Jazz: Broadening our musical language
Approach to Jazz piano lessons
One popular request among piano students is to learn how to play Jazz. That request opens into a myriad of variables that as jazz piano teachers we should know how to structure before to describe and clarify to our students without overwhelming them with too much information, as Jazz music, and especially Piano Jazz is a vast and sometimes, even endless topic to cover.
Firstly, we should encourage our students to listen to lots of different trends within jazz music, as Alvaro Sisti explains in his article “It’s a musical world with an enormous variety: it covers from the Dixieland to Bebop, going through Ragtime and Fusion. Jazz identity is not easy to delimit, being this term associated more with a musical language”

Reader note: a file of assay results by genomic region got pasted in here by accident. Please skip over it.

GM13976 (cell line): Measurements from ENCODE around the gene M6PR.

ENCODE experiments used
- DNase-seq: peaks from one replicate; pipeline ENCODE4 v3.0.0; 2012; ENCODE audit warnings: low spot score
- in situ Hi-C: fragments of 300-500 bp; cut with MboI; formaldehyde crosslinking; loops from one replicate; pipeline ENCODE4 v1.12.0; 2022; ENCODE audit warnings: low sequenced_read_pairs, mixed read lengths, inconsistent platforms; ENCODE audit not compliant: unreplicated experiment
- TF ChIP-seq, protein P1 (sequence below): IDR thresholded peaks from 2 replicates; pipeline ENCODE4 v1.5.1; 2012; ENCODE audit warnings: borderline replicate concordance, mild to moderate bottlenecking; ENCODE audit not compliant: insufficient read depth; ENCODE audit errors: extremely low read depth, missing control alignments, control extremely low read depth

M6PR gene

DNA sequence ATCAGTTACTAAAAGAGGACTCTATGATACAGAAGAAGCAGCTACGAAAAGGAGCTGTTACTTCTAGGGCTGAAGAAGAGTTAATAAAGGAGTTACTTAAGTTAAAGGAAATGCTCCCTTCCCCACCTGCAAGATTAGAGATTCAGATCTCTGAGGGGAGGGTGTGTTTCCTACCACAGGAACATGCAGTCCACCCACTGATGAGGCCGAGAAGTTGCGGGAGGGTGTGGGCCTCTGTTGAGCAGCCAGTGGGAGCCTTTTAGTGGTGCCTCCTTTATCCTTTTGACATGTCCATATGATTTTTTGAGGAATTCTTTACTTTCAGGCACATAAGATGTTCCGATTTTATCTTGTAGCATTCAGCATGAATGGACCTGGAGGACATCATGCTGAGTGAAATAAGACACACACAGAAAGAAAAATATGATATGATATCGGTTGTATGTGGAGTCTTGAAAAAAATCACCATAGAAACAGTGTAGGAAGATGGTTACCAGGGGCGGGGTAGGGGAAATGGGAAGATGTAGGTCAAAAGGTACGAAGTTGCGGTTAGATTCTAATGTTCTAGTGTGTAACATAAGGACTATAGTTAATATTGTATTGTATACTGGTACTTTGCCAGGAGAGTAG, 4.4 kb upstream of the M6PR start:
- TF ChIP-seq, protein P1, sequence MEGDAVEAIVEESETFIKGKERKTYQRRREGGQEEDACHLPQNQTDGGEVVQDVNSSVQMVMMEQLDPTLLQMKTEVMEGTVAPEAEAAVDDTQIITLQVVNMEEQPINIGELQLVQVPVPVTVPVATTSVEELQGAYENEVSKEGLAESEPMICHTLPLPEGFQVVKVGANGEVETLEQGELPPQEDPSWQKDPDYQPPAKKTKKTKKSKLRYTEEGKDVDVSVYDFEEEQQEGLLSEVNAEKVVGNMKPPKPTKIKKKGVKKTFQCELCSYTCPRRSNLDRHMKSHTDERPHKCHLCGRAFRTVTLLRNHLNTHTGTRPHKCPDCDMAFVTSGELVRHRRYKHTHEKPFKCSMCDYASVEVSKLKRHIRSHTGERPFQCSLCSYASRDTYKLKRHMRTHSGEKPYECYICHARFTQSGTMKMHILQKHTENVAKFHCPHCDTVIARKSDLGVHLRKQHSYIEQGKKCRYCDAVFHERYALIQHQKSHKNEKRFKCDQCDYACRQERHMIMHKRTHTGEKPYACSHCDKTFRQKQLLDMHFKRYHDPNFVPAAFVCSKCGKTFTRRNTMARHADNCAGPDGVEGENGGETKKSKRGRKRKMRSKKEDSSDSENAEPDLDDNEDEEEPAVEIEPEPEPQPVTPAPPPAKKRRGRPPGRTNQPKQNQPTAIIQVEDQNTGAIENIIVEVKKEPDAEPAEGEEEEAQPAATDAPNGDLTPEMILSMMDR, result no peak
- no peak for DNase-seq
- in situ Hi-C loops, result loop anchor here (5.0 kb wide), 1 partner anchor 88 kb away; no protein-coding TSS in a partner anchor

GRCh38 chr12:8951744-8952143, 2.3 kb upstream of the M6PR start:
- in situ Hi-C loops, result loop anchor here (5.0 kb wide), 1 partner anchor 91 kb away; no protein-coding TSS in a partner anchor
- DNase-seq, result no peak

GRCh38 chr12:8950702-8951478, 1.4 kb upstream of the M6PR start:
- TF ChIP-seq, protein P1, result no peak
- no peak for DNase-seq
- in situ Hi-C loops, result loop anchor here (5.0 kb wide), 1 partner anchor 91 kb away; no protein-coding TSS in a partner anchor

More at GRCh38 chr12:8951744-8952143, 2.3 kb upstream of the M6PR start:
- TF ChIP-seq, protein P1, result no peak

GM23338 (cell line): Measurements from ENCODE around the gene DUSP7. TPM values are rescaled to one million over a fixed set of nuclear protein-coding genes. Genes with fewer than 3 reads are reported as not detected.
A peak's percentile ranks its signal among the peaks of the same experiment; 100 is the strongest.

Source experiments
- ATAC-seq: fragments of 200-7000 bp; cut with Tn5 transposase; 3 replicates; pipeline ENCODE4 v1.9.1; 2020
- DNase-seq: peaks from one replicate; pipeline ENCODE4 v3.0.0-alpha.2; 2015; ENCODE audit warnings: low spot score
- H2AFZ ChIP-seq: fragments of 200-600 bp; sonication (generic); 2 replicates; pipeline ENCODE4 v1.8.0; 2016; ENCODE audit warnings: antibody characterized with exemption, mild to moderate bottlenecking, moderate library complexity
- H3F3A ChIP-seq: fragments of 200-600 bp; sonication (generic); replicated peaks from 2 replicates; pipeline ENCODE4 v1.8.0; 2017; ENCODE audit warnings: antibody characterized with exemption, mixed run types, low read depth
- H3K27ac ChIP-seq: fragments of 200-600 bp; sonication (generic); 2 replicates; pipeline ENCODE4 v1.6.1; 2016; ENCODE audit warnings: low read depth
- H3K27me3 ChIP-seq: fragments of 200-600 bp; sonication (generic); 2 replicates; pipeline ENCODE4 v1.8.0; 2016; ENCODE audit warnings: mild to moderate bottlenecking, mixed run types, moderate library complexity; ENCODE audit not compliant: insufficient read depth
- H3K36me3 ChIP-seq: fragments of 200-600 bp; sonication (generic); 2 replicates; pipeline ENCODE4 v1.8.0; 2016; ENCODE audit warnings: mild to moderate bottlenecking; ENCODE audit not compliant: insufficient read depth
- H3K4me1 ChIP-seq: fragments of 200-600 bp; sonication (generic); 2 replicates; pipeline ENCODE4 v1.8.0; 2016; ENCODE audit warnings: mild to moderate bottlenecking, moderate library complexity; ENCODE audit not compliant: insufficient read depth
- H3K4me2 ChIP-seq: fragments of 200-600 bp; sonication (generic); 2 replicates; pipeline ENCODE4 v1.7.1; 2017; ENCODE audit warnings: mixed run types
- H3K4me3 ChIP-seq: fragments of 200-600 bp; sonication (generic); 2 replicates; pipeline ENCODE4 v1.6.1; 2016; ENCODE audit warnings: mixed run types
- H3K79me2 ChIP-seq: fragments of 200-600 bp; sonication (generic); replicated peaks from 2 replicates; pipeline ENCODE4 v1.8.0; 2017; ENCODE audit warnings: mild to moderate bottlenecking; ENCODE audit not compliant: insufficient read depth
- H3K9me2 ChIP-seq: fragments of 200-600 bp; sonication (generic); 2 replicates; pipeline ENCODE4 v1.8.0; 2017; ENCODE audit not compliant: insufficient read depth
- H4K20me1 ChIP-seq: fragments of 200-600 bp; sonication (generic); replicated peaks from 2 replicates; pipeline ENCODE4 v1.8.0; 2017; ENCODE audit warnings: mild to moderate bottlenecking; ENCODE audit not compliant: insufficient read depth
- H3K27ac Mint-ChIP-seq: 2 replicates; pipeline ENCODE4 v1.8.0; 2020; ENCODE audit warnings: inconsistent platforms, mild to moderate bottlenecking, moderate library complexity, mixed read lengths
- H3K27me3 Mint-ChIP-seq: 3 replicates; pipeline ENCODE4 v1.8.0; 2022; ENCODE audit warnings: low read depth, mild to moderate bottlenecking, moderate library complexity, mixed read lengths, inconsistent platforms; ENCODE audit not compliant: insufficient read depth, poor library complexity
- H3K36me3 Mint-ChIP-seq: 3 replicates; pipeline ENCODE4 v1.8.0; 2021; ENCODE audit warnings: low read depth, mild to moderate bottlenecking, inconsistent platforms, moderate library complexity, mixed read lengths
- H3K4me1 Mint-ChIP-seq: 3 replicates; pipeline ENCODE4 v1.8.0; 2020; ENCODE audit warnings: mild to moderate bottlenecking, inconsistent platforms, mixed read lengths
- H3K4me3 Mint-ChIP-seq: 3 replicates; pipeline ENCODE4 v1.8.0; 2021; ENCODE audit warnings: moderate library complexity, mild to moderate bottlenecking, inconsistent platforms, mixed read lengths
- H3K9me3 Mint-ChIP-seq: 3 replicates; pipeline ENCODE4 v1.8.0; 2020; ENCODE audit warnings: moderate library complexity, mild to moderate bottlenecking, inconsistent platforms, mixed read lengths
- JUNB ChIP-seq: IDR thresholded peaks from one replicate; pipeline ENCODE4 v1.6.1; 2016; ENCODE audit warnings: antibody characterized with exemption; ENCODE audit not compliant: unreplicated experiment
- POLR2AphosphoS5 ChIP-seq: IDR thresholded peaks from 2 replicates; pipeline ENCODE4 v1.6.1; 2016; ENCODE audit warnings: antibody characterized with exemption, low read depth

As a language, active listening becomes paramount at the beginning of every training. Every Jazz style has a peculiar and very specific way of playing and performing the music, especially how they articulate the notes. In this style, this creates the personality and the unique way that every pianist and composer seeks.
One of the main points in Jazz music is improvisation. This entails much more than being creative: from learning scales, modes, chords, voicings and most importantly, analytic listening and transcribing solo music. This means to write on paper the improvisations of the musicians we are interested in emulating. As Maestro Sisti states “We can only be good improvisers with expert management of the technic and the harmony, original ideas and a personal sound, involving the concept of how you play instead of what you play.”
Lastly, another important part of this style is being able to play with other musicians, this is clearly shown in the common Jam sessions. That brings other complexities to our improvisation: active listening, aural skills, perfect sense of timing and lots of practise with our scales and chords. Musicians add their own identity and personality and also know where to take their position to the background. The genre expects diversity within continuity.